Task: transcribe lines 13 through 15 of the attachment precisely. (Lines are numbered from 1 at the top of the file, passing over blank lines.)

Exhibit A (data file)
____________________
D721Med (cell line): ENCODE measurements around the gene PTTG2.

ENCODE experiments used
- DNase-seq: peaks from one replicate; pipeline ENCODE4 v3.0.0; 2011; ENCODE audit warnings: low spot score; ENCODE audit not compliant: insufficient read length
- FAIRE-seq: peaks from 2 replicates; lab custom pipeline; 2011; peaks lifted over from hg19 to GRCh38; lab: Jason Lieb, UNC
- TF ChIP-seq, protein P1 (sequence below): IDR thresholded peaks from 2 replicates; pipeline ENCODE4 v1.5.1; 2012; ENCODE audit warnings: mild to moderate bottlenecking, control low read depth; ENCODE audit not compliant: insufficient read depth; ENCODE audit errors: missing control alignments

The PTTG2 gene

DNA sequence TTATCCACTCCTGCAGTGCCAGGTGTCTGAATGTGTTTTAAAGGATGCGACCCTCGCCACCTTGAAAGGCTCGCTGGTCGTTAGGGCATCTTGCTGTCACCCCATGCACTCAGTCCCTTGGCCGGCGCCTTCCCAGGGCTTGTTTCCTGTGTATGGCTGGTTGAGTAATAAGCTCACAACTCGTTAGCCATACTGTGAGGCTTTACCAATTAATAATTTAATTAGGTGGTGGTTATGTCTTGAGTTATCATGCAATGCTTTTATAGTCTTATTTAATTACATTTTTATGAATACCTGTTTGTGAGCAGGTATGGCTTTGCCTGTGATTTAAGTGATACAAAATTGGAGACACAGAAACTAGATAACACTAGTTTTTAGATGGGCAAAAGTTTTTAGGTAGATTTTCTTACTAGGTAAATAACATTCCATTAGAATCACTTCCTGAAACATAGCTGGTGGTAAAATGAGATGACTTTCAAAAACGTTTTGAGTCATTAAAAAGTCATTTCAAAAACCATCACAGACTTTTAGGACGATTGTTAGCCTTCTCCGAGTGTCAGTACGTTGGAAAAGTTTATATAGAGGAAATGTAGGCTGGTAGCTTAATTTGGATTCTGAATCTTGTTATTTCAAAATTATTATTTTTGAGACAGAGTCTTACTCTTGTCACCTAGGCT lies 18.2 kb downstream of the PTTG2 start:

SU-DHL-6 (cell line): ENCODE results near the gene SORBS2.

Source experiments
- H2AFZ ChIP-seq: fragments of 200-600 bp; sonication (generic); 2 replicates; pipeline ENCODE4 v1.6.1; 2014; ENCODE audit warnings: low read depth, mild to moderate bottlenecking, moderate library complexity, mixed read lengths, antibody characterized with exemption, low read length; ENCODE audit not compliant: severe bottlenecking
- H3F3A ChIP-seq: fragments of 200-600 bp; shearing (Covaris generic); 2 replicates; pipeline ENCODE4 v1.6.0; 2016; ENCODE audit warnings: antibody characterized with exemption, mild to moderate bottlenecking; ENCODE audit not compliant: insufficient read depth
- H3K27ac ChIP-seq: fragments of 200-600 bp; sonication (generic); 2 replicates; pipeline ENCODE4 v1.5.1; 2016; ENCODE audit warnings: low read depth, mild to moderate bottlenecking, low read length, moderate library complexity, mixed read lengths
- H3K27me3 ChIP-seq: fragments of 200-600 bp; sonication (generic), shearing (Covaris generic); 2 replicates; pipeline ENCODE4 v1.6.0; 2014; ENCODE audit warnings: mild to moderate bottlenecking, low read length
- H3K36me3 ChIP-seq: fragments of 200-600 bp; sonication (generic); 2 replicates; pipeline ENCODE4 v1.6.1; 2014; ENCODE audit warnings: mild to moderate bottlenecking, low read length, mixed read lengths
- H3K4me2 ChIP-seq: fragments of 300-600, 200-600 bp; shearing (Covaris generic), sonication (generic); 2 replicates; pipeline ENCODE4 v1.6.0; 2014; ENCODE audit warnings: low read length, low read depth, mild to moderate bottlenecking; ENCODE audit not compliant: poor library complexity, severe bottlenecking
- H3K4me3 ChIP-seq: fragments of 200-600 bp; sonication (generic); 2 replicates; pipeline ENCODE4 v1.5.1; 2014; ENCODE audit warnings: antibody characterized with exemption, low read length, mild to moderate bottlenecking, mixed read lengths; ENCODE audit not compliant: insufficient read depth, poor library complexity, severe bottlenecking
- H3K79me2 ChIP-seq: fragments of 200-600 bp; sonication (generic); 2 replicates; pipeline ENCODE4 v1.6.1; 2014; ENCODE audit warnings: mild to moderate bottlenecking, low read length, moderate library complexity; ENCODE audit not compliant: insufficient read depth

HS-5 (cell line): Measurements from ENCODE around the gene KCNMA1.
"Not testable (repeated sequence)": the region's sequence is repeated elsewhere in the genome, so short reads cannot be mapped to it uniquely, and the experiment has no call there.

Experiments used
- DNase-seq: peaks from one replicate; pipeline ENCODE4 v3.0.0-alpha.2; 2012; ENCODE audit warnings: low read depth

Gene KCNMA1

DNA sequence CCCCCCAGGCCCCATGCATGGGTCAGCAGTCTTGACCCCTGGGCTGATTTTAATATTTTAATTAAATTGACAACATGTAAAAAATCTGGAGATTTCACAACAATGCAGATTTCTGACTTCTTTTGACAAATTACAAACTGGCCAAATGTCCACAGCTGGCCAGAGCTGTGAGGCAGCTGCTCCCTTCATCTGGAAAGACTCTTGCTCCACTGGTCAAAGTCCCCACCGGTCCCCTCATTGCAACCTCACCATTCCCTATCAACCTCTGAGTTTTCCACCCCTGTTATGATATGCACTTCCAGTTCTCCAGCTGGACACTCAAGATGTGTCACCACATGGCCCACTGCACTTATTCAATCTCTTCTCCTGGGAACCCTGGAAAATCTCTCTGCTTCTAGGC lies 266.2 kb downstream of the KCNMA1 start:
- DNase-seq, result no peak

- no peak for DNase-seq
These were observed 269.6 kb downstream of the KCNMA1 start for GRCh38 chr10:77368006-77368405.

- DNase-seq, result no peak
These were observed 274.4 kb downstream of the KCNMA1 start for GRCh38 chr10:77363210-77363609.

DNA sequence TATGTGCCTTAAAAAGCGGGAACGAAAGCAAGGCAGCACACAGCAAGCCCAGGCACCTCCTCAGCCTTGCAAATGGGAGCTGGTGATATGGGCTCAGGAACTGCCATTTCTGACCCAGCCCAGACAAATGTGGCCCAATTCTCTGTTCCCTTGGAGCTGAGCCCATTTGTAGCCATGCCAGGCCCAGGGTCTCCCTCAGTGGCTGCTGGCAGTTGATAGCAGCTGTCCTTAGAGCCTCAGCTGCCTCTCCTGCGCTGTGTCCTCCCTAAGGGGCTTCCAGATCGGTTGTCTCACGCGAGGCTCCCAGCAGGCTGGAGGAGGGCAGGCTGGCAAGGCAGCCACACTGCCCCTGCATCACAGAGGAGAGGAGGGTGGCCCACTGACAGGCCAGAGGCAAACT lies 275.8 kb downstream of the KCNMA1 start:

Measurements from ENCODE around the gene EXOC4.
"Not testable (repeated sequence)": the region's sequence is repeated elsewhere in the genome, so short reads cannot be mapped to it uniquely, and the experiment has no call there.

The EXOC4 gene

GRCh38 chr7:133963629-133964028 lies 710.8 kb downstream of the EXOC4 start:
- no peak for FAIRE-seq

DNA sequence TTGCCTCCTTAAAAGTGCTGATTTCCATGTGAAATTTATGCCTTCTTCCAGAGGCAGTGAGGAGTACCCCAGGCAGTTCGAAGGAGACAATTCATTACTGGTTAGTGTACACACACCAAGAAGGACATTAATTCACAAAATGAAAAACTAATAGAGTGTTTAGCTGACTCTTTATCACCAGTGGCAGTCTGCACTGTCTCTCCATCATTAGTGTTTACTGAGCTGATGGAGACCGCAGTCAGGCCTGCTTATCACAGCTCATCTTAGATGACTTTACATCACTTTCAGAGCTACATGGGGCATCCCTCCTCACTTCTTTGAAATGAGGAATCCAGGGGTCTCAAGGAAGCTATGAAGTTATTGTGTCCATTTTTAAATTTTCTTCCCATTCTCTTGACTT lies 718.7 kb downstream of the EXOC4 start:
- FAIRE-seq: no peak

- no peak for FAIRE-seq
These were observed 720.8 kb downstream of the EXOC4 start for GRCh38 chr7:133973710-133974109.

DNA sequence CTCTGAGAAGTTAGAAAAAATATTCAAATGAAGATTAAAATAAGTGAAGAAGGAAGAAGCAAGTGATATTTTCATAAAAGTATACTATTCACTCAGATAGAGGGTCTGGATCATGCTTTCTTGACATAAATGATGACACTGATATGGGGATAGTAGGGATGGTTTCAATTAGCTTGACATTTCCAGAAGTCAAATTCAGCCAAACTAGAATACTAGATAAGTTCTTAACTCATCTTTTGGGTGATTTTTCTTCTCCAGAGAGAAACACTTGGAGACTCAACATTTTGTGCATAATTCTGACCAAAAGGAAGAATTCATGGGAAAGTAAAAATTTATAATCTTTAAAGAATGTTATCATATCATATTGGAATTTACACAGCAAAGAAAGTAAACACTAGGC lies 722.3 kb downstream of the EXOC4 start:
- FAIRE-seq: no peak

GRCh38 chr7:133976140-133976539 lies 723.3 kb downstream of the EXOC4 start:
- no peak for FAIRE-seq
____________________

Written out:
- H3K27me3 ChIP-seq: fragments of 200-600 bp; sonication (generic), shearing (Covaris generic); 2 replicates; pipeline ENCODE4 v1.6.0; 2014; ENCODE audit warnings: mild to moderate bottlenecking, low read length
- H3K36me3 ChIP-seq: fragments of 200-600 bp; sonication (generic); 2 replicates; pipeline ENCODE4 v1.6.1; 2014; ENCODE audit warnings: mild to moderate bottlenecking, low read length, mixed read lengths
- H3K4me2 ChIP-seq: fragments of 300-600, 200-600 bp; shearing (Covaris generic), sonication (generic); 2 replicates; pipeline ENCODE4 v1.6.0; 2014; ENCODE audit warnings: low read length, low read depth, mild to moderate bottlenecking; ENCODE audit not compliant: poor library complexity, severe bottlenecking